It seems that University Union debating societies in 1931 were having very much the same discussions that we have had in the past few years on the subject of recording lectures, albeit the technology may have moved on somewhat.
As we move into the second year of our opt-in lecture capture service, lectures have been recorded, lectures continue to be attended, no one has been replaced by a gramophone (or any other form of technology, that we know of). Our students with recorded lectures are pleased.
Lecture recording at Oxford, like at many institutions is an educational technology driven by student demand. And we took it on to deliver. The feedback we gather throughout the year from our students is almost exclusively positive. Our students particularly value:
- reviewing lectures for exam revision
- listening in lecture rooms rather than focusing on writing notes (with more comprehensive notes being enriched after with the aid of the captured event),
- replaying lectures at a pace that suits them, to understand the more complex issues covered in the lecture
- the ability to catch-up if they have a clash with another class or miss a lecture for another reason
- connecting departmental teaching and college teaching in a more timely way (a term of tutorials on Feminist Literary Theories may be quite a distance away from the lecture series).
The recording of lectures supports students with accessibility and disability requirements, especially after the withdrawal of the Disabled Students Allowance meant HEFCE/BIS put the onus on universities to remove paid-for notetakers. However, we need to be careful in promoting this a major driver when advocating lecture capture. Making recorded lectures only available to students with registered disabilities, who request them, is not what this service is about. It is to support all, inclusively, whether those disabilities are visible or hidden, physical or mental, registered or not. A student with depression can struggle to keep up, recorded lectures provides them with an opportunity to revisit their classes gently in their own time. Lecture recording supports varied learning styles and the varied strategies students employ to assimilate and critically reflect on the huge amounts information they receive in their studies. As one student put it at a recent event I attended ‘Lecture capture is part of the toolkit students need‘.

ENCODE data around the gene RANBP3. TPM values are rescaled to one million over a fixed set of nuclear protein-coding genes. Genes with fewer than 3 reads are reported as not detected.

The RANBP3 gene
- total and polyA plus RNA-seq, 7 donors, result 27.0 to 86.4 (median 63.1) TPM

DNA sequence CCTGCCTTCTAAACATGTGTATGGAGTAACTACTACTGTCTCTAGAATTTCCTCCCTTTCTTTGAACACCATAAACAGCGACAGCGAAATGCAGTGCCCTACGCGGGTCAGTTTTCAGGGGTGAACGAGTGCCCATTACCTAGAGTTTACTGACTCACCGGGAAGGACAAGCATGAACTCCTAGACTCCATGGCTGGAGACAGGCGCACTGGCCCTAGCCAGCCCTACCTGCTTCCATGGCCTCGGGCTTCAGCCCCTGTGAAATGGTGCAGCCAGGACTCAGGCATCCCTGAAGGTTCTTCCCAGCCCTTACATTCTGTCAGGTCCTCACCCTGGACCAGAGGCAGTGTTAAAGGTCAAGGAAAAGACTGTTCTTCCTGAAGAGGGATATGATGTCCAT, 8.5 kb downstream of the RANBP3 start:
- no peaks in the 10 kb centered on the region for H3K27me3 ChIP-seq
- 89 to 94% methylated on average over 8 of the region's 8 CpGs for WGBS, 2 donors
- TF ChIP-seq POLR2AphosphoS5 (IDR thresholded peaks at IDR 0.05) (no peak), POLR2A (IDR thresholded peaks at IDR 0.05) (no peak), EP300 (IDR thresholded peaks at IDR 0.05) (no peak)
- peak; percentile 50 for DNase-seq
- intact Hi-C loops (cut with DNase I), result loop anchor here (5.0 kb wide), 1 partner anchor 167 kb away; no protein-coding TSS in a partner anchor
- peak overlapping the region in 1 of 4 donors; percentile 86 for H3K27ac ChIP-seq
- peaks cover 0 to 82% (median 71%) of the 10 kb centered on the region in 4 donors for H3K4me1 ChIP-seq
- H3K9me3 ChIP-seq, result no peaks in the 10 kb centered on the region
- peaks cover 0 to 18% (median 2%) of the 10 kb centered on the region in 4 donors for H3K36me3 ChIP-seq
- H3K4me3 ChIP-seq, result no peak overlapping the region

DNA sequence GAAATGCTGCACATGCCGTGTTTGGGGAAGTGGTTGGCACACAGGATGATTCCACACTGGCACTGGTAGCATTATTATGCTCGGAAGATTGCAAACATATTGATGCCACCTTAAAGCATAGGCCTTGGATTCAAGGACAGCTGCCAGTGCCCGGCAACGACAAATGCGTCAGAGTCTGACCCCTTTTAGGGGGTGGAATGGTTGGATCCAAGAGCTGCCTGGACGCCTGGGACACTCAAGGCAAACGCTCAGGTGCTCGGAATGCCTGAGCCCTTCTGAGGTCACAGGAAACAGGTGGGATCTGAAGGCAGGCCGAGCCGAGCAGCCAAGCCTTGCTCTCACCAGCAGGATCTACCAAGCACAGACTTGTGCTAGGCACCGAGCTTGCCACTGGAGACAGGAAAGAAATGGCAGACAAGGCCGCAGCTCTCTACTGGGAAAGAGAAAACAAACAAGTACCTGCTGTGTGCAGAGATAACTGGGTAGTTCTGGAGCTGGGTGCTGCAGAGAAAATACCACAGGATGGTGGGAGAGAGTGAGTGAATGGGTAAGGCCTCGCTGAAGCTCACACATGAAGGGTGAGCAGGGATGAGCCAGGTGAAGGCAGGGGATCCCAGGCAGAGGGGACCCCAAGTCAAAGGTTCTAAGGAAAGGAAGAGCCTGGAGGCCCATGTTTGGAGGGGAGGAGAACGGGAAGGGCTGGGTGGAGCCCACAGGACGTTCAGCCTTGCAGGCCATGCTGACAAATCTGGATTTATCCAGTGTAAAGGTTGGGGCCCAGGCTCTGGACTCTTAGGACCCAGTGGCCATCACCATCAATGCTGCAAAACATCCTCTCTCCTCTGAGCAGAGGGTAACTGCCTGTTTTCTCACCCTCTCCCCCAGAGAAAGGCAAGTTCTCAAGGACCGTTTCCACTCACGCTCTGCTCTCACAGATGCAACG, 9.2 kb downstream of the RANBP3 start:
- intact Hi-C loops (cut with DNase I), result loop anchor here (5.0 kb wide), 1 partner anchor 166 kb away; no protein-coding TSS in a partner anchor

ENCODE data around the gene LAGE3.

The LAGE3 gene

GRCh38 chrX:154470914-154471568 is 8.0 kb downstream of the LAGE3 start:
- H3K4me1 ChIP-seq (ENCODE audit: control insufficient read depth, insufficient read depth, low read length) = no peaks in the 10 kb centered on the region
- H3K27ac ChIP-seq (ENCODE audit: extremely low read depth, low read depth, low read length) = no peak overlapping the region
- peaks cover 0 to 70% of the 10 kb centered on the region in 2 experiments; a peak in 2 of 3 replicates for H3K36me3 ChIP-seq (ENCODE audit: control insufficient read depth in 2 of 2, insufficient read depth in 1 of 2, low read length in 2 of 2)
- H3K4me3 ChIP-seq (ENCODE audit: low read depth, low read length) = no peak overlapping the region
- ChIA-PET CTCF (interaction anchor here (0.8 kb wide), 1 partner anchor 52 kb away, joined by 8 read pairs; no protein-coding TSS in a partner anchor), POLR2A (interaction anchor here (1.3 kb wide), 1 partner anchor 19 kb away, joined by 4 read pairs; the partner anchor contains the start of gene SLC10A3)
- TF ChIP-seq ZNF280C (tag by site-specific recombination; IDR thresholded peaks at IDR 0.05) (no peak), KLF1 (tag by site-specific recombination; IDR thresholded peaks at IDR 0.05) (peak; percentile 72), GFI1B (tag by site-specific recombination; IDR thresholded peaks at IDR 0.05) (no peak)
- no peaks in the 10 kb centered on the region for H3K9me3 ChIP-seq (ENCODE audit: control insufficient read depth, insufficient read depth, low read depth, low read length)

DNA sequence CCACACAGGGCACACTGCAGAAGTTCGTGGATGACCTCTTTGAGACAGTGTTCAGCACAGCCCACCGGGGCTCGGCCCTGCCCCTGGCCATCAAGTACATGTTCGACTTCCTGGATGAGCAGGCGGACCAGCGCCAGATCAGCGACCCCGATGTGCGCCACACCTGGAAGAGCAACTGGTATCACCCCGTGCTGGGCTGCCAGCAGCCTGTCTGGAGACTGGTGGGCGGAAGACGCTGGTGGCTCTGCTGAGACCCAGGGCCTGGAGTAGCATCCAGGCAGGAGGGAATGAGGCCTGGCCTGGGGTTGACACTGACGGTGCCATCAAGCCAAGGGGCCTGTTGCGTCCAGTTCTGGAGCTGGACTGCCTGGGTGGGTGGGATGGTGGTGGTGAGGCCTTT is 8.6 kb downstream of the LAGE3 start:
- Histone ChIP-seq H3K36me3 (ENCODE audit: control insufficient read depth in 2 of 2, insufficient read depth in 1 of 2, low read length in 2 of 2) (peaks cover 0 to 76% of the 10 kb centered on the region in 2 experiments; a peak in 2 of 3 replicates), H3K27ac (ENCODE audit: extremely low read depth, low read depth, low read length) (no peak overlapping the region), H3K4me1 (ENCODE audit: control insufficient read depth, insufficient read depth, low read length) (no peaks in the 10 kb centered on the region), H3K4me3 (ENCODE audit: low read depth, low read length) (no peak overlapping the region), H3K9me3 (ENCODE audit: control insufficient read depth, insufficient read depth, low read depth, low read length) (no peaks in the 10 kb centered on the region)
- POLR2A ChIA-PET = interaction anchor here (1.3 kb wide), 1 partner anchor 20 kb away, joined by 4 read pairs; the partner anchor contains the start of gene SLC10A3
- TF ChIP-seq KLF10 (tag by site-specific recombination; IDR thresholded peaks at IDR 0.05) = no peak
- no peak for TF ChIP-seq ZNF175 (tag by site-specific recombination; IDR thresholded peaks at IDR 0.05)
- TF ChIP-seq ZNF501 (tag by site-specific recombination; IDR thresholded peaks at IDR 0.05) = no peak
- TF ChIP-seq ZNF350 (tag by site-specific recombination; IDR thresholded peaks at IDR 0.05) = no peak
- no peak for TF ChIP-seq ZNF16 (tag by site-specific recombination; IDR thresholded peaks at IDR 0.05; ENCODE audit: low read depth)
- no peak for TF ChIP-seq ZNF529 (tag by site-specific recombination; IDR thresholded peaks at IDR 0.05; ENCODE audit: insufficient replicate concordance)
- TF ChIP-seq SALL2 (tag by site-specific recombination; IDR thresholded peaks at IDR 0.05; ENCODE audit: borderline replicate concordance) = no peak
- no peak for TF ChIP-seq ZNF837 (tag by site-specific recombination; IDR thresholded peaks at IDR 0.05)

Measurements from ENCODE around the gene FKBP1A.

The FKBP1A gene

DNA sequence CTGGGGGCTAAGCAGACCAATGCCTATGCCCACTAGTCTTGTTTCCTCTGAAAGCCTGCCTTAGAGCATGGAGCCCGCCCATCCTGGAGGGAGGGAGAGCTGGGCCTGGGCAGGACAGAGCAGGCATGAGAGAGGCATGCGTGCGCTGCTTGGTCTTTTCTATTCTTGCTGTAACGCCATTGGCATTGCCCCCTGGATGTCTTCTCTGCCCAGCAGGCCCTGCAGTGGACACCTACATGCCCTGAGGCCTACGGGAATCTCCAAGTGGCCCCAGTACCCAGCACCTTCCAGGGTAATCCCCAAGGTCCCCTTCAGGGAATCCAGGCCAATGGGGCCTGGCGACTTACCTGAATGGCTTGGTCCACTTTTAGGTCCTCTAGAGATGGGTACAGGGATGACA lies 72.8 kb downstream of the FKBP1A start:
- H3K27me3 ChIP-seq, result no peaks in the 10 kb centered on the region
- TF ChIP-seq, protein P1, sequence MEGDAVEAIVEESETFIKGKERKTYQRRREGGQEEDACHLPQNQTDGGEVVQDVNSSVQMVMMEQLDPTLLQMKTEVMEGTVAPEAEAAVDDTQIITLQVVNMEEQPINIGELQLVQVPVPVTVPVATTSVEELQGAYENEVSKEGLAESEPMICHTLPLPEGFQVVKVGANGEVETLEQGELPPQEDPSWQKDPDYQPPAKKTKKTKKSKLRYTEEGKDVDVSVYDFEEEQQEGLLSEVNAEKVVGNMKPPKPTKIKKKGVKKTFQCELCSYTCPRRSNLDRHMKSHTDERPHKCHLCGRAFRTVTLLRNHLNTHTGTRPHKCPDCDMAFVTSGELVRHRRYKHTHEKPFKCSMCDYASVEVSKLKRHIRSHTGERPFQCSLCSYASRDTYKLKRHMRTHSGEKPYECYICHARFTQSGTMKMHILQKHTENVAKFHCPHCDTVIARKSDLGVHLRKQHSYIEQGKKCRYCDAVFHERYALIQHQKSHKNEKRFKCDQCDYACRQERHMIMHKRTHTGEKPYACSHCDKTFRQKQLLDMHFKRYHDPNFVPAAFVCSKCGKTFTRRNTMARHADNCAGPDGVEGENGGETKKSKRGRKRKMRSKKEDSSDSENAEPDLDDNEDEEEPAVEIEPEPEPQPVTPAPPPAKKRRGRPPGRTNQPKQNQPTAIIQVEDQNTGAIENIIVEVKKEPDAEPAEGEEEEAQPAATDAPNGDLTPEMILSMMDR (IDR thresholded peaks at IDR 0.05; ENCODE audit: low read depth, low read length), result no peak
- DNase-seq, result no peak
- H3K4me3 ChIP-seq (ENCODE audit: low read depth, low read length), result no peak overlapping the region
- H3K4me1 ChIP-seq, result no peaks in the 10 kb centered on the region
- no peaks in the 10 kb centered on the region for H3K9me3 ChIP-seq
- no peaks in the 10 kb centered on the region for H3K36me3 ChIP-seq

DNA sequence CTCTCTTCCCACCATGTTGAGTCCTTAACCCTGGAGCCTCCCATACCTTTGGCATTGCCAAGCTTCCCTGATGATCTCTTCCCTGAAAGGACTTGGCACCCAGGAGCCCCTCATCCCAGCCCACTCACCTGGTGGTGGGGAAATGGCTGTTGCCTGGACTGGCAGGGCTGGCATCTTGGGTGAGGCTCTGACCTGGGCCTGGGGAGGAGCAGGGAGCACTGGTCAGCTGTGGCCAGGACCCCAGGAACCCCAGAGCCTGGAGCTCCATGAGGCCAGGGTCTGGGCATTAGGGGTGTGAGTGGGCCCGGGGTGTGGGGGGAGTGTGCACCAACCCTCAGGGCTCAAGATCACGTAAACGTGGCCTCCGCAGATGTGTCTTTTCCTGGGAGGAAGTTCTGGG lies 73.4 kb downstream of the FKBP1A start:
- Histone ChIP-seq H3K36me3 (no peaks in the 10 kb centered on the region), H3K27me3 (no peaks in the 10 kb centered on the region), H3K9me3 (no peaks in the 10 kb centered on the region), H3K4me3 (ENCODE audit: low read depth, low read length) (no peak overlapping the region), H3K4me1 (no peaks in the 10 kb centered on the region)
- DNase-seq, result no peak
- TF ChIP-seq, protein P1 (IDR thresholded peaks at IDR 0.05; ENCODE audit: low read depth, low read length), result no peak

As is the case at most other institutions, the threat to attendance at lectures continues to be debated. By and large it has not been an issue, students miss lectures for many reasons, generally not because they consider the recorded version to be a replacement for the lecture experience. Our feedback from students is that they plan to continue attending their lectures citing structure to their studies and contact opportunities with their peers and subject experts as key reasons. The lecture has a social context and this is key, particularly at Oxford where undergraduates are largely taught in small groups in their colleges, and lectures provide an opportunity to engage with a wider discipline cohort and connect with their departments. *
Whilst things are looking positive in relation to the student experience, some interesting questions are being raised by academic colleagues. These were echoed by the sector at the University of Leicester’s event Implementing Lecture Capture: what are we learning? which I attended earlier this term. Some lecturers, who have employed more interactive methods in their sessions, have expressed that capture is forcing them to retreat to didactic methods of teaching – knowing they are being recorded keeps them positioned at the lectern and compelled to deliver a ‘to-the-camera talk-piece’. But, on the ‘flip’ side others have reflected on the traditional practice of the lecture and are now setting their students pre-lecture ‘viewing’ of previously recorded sessions, or specially produced own mini talk pieces, then release the lecture time for other group learning activities to test, reinforce and explore foundational knowledge and understanding.
This is great example of digital enabling an extension of teaching practices and fostering more active blended learning. The role of the learning technologist is vital here, professionals who can advise not just about what digital tool to use and how, but provide exemplars of how it can be used to meet learning outcomes. This was echoed in a fantastic talk delivered at our own Lecture Capture forum by Tony Lancaster and Karl Luke from Cardiff University who advocated the role of the learning technologist in supporting change and iterative design of learning strategies.
Four years on from introducing lecture capture at Oxford, conversations are happening around the role of the lecture in education. More and more academic colleagues are exploring flipped learning and student response systems , the lecture space is shifting. It would be over-zealous of me to suggest that lecture capture is the reason these conversations are happening, but capture certainly brings an interesting element to the table, not just in regards to recording but the wider use of video in teaching and learning, and the spaces it creates for innovation. The lecture has survived 1000s of years, it has survived books, gramophones, televisions and YouTube. I don’t think we will see the back of it quite yet, although a little disruption is rarely a bad thing.
* Lecture capture should also not be used as substitute for teaching, as in the case of #USSStrikes.